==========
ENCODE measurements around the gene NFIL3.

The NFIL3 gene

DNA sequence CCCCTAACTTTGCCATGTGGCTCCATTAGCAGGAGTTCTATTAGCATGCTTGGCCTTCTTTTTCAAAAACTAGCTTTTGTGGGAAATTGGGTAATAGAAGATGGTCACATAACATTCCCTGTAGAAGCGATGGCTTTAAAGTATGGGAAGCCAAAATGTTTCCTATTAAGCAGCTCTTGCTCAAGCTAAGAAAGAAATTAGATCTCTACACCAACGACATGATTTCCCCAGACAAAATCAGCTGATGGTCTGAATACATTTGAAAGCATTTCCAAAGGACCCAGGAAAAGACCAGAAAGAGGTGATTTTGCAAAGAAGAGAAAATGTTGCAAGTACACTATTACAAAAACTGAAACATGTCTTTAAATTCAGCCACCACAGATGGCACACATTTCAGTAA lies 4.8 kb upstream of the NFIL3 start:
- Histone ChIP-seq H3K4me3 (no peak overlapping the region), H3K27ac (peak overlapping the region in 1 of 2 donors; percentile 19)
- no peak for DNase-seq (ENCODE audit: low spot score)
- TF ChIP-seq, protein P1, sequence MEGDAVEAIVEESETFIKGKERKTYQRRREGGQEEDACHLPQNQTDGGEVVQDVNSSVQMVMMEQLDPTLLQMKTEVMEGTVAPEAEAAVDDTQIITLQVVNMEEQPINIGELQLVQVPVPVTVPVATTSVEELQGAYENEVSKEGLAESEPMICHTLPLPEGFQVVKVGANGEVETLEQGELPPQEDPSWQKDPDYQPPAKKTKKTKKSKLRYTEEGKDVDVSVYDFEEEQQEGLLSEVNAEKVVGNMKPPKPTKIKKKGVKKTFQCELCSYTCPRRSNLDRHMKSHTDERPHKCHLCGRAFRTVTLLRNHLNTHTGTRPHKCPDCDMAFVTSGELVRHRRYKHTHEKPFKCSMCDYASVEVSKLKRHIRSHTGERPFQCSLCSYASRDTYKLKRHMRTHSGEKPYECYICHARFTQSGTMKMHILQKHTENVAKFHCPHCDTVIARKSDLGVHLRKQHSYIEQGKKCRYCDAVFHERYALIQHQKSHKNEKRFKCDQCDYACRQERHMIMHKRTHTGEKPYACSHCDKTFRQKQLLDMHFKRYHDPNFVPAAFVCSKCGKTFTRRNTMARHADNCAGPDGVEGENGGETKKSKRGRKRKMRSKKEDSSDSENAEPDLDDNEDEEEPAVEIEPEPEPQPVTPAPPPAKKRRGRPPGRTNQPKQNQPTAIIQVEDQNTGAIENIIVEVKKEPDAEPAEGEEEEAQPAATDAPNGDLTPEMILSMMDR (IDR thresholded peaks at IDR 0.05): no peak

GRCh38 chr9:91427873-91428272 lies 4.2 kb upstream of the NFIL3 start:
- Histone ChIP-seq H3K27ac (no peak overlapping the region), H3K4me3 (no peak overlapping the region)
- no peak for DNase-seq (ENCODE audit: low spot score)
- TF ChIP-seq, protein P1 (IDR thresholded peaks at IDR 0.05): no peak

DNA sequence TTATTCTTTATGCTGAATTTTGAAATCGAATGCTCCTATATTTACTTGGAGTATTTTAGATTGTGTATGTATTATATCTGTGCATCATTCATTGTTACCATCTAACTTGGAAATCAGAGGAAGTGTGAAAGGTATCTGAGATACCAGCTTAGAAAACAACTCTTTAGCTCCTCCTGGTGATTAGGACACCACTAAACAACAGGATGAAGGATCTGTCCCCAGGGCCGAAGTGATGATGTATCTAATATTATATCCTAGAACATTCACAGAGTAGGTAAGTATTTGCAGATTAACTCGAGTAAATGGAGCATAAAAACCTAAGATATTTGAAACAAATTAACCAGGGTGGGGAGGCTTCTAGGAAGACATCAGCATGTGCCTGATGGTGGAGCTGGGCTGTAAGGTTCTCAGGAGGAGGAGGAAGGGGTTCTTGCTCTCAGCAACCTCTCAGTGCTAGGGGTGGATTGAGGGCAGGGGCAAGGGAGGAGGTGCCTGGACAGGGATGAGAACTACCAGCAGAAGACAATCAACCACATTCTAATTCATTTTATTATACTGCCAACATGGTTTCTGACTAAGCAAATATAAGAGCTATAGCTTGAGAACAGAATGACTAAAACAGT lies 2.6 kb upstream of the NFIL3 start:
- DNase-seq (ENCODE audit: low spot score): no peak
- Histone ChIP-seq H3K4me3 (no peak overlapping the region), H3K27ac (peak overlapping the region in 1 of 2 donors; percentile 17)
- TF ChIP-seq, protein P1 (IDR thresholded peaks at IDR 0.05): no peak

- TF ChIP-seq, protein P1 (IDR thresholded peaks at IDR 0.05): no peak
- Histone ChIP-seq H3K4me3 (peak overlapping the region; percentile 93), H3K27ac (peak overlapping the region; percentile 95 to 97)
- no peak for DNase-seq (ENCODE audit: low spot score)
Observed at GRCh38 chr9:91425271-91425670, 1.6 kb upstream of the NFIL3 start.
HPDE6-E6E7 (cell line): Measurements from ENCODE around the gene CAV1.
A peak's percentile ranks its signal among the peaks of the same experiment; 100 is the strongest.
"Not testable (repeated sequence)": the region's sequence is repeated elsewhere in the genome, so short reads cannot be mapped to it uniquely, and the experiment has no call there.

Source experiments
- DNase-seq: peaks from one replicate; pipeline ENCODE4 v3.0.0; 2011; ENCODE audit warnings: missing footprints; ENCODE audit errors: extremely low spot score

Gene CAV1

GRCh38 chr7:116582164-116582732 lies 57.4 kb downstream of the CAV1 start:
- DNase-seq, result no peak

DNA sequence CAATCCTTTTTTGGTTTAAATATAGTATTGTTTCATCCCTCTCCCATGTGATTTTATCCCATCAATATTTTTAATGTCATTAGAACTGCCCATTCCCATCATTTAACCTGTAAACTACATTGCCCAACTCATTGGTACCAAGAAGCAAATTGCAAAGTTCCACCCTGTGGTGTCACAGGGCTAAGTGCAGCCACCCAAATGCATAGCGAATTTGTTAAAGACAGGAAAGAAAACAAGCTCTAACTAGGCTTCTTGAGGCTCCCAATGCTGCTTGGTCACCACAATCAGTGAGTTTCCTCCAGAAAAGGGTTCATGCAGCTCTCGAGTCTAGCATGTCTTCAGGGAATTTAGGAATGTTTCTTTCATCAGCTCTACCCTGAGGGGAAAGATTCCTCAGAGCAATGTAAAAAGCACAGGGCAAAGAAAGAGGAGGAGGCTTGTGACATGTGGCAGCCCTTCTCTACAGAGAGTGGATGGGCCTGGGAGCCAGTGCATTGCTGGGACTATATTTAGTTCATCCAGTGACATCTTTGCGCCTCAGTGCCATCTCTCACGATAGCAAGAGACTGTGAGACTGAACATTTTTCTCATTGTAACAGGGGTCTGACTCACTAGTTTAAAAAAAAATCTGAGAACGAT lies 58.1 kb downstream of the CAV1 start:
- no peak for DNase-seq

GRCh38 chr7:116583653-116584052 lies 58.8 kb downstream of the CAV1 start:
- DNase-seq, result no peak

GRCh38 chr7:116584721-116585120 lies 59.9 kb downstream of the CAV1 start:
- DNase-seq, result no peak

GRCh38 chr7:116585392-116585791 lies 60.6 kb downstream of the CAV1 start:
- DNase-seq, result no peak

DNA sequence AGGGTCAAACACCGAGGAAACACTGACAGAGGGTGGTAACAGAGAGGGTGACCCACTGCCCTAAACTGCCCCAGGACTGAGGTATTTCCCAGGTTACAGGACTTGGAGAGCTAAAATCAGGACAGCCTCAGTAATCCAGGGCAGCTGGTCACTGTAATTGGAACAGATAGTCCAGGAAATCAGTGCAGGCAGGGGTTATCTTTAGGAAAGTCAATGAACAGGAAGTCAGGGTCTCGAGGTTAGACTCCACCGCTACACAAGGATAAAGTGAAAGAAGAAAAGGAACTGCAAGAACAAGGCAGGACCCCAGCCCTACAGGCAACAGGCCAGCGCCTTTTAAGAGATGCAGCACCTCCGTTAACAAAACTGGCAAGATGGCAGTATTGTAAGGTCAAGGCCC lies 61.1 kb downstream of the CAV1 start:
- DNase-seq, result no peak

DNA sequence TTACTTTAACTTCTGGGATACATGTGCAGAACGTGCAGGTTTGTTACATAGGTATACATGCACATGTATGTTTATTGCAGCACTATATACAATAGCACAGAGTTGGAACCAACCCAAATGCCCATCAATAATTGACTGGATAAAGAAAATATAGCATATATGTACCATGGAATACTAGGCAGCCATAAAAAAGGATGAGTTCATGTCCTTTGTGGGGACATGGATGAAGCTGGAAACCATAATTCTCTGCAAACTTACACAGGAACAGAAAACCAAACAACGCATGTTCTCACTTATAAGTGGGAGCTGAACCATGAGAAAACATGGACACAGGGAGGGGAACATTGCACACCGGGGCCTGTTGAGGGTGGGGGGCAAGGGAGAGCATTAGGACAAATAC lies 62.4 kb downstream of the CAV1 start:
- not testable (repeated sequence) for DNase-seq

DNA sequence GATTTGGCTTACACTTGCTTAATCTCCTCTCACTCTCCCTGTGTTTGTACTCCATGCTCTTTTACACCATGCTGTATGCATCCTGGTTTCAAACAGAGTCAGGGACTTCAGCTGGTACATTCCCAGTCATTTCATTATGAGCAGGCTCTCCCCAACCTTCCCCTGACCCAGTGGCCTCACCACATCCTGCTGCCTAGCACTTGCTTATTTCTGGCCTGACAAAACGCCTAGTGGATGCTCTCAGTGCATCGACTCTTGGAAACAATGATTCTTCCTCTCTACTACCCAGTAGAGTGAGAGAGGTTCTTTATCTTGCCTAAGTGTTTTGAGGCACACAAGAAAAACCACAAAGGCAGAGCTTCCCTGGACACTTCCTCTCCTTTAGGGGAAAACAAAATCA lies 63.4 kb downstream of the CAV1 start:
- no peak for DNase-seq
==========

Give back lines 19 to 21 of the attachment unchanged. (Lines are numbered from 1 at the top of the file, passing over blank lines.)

HPDE6-E6E7 (cell line): Measurements from ENCODE around the gene CAV1.
A peak's percentile ranks its signal among the peaks of the same experiment; 100 is the strongest.
"Not testable (repeated sequence)": the region's sequence is repeated elsewhere in the genome, so short reads cannot be mapped to it uniquely, and the experiment has no call there.